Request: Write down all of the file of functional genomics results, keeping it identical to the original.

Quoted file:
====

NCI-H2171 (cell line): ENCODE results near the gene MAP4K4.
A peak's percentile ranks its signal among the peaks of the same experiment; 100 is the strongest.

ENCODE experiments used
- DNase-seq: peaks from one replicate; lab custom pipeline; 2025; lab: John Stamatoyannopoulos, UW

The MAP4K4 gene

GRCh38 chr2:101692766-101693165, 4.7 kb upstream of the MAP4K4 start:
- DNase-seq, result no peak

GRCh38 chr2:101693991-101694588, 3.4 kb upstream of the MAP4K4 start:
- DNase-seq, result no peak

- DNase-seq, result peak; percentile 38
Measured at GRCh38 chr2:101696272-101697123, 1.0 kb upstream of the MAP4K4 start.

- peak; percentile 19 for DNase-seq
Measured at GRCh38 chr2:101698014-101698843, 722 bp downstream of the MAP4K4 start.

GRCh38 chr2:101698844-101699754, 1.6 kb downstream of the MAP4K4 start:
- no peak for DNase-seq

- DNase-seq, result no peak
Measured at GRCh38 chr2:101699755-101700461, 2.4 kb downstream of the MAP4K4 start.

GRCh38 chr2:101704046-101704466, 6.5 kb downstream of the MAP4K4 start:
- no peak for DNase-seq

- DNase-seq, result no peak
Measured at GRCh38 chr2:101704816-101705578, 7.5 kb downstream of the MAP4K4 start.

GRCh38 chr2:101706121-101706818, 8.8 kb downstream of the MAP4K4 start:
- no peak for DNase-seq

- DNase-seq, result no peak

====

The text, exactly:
NCI-H2171 (cell line): ENCODE results near the gene MAP4K4.
A peak's percentile ranks its signal among the peaks of the same experiment; 100 is the strongest.

ENCODE experiments used
- DNase-seq: peaks from one replicate; lab custom pipeline; 2025; lab: John Stamatoyannopoulos, UW

The MAP4K4 gene

GRCh38 chr2:101692766-101693165, 4.7 kb upstream of the MAP4K4 start:
- DNase-seq, result no peak

GRCh38 chr2:101693991-101694588, 3.4 kb upstream of the MAP4K4 start:
- DNase-seq, result no peak

- DNase-seq, result peak; percentile 38
Measured at GRCh38 chr2:101696272-101697123, 1.0 kb upstream of the MAP4K4 start.

- peak; percentile 19 for DNase-seq
Measured at GRCh38 chr2:101698014-101698843, 722 bp downstream of the MAP4K4 start.

GRCh38 chr2:101698844-101699754, 1.6 kb downstream of the MAP4K4 start:
- no peak for DNase-seq

- DNase-seq, result no peak
Measured at GRCh38 chr2:101699755-101700461, 2.4 kb downstream of the MAP4K4 start.

GRCh38 chr2:101704046-101704466, 6.5 kb downstream of the MAP4K4 start:
- no peak for DNase-seq

- DNase-seq, result no peak
Measured at GRCh38 chr2:101704816-101705578, 7.5 kb downstream of the MAP4K4 start.

GRCh38 chr2:101706121-101706818, 8.8 kb downstream of the MAP4K4 start:
- no peak for DNase-seq

- DNase-seq, result no peak